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Honolulu, HI, United States

Musyl M.K.,University of Hawaii at Manoa | Musyl M.K.,Pelagic Research Group LLC | Musyl M.K.,National Taiwan University | Moyes C.D.,Kingston University | And 7 more authors.
Canadian Journal of Fisheries and Aquatic Sciences | Year: 2015

 Meta-analysis (inverse-variance, random-effects model) involving 46 studies was used to estimate the effect size of postrelease mortality (Fr) in six istiophorid billfish species (black marlin (Istiompax indica), blue marlin (Makaira nigricans), longbill spearfish (Tetrapturus pfluegeri), sailfish (Istiophorus platypterus), striped marlin (Kajikia audax), and white marlin (Kajikia albida)) following release from recreational, longline, and harpoon fishing gears. The studies involved 400 reporting pop-up satellite archival tags and 64 reporting acoustic (ultrasonic) tags. Despite fish being captured, tagged, and released under widely disparate conditions, locations, and gear types, Fr was homogeneous among species. Variability in Fr was principally due to random sampling error within studies with no evident patterns. Fifteen studies (33% of tags) indicated no mortality, and the overall summary effect size for Fr was 13.5% (95% CI: 10.3%-17.6%). Since the random-effects model decomposed to a fixed-effect model when the between-studies variance T2 = 0.00, results were confirmed using exact nonparametric inferential tests and sensitivity analyses. Our results support earlier findings in the Atlantic and substantiate the majority of istiophorid billfish survive when released from recreational and longline fishing gear, clearly implying catch-and-release as a viable management option that permits fishing activity while protecting parental biomass and the fishery. Source

Swimmer Y.,National Oceanic and Atmospheric Administration | Empey Campora C.,Biolintec Consulting LLC | Mcnaughton L.,University of Hawaii at Manoa | Musyl M.,University of Hawaii at Manoa | And 2 more authors.
Aquatic Conservation: Marine and Freshwater Ecosystems | Year: 2014

There are few reliable estimates of post-release mortality for sea turtle species because of the many challenges and costs associated with tracking animals released at sea. In this study, the likelihood of sea turtle mortality as a result of interactions with longline fishing gear was estimated based on satellite telemetry data, such as the number of days an animal was successfully tracked, or days at liberty (DAL) and dive depth data, as well as anatomical hooking locations. Pop-up satellite archival tags were deployed on 29 loggerhead sea turtles (Caretta caretta) caught by the North Pacific US-based pelagic longline fishery operating from California and Hawaii between 2002 and 2006. Loggerhead turtles were catagorized by observers as shallow-hooked (55%) if the animal was entangled in the line or the hook was in the flipper, jaw or mouth and could be removed, or deep-hooked (45%) if the hook was ingested and could not be removed. The vertical movements of turtles were used to infer potential mortalities. Of the 25 tags that reported data, the DAL ranged from 3 to 243 days (mean=68 days). The DAL was shorter (by nearly 50%) for shallow-hooked (mean=48 days, range: 3 to 127) compared to deep-hooked turtles (mean=94 days, range: 5 to 243), but these changes were not statistically significant (P=0.0658). Although aspects of these analyses may be considered speculative, these data provide empirical evidence to indicate that deep-hooking is not linked to shorter DAL. DAL, anatomical hooking location, and gear removal were evaluated with inferences about the extent of injuries and rates of infection to estimate an overall post-release mortality rate of 28% (95% bootstrap CI: 16-52%). This range of estimates is consistent with those used to shape some US fisheries management plans, suggesting that conservation goals are being achieved at the expected level and ideally striking a balance between the interests of industry and those of protected species. Copyright © 2013 John Wiley & Sons, Ltd. © 2013 John Wiley & Sons, Ltd. Source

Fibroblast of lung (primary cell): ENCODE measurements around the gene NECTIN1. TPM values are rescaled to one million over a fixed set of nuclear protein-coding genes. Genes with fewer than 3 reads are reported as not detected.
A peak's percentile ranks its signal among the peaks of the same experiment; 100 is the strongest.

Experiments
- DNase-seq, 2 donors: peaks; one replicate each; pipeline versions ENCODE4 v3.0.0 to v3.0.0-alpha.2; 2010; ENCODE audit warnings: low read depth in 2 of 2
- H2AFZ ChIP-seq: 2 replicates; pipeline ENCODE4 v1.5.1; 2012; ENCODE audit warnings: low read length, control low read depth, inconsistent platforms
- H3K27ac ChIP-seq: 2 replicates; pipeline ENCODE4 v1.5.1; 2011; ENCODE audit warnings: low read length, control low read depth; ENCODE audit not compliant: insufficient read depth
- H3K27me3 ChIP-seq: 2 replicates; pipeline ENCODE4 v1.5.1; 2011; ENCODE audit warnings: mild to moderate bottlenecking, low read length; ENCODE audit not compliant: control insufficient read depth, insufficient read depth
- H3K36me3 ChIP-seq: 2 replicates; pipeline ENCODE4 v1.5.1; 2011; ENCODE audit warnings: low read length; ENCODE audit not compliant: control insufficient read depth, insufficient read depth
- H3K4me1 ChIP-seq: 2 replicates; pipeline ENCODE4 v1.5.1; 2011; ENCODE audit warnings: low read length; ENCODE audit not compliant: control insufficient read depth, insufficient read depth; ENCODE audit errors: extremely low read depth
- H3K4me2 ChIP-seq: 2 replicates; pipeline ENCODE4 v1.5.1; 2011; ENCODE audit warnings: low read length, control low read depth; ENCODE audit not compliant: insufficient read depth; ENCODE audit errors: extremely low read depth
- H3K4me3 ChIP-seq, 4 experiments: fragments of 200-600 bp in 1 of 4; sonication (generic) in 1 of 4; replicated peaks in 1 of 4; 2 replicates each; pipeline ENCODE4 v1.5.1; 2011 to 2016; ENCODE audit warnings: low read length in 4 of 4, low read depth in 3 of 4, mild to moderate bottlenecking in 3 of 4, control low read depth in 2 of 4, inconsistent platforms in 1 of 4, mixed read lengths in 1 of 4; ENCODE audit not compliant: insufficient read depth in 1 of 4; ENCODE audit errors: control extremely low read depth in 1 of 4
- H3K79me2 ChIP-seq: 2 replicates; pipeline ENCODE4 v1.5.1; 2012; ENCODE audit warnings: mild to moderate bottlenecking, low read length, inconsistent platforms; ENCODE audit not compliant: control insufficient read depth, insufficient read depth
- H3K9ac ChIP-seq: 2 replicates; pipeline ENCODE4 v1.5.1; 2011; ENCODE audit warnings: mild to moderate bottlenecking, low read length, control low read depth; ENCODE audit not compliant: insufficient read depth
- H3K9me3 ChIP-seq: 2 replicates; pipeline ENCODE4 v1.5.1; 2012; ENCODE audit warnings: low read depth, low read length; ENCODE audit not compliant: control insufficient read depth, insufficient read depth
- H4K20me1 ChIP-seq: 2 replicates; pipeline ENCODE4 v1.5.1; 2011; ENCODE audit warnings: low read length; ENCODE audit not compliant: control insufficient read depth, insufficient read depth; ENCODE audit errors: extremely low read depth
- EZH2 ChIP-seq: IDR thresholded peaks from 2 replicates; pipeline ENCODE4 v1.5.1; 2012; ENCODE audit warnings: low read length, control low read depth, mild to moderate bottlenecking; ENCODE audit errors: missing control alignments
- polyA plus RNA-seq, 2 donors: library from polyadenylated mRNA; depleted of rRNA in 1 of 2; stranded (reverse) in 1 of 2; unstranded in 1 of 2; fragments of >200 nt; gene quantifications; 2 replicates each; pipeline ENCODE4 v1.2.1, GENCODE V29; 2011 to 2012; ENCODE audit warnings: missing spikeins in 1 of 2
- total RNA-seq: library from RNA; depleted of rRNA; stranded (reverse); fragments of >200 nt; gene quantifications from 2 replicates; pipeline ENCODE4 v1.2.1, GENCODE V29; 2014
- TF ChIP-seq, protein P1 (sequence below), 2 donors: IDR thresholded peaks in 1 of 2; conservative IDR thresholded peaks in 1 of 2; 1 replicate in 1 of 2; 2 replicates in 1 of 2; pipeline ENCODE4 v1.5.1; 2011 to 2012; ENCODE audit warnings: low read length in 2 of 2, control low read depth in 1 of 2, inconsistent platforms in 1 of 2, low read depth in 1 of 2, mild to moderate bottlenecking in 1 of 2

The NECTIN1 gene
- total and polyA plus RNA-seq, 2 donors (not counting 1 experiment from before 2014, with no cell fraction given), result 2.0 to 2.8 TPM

Mourato B.L.,Federal University of Sao Paulo | Carvalho F.,University of Florida | Musy M.,Pelagic Research Group LLC | Amorim A.,Institute Pesca SAA SP | And 3 more authors.
Neotropical Ichthyology | Year: 2014

Pop-up satellite archival tags (PSATs) were deployed on four sailfish, Istiophorus platypterus, in the coastal waters of Rio de Janeiro State in southeast Brazil during January and February of 2009 (sailfish I and II) and between November 2010 and January 2011 (sailfish III and IV). The total number of days monitored (i.e., time that the tags remained attached) were 12 (sailfish I), 51 (sailfish II), 16 (sailfish III) and 43 days (sailfish IV). The results indicate a clear pattern of vertical habitat utilization with the majority of the time spent concentrated near the uniform sea surface layer occupying a relatively narrow temperature range. Despite the clear preference for epipelagic surface waters, sailfish regularly undertook vertical excursions into deeper waters (>50 m) within three to six hour intervals. "Most Probable Tracks" (estimated from raw geolocations using the state-space Kalman filter model) and linear displacements suggested that tagged sailfish did not move significant distances from the tagging site. In brief, our report provides information regarding the biology of sailfish in the southwestern Atlantic and how vertical distributions during the day and night are influenced by water temperature and how this information can improve sailfish stock assessments in southwestern Atlantic Ocean. © 2014 Sociedade Brasileira de Ictiologia. Source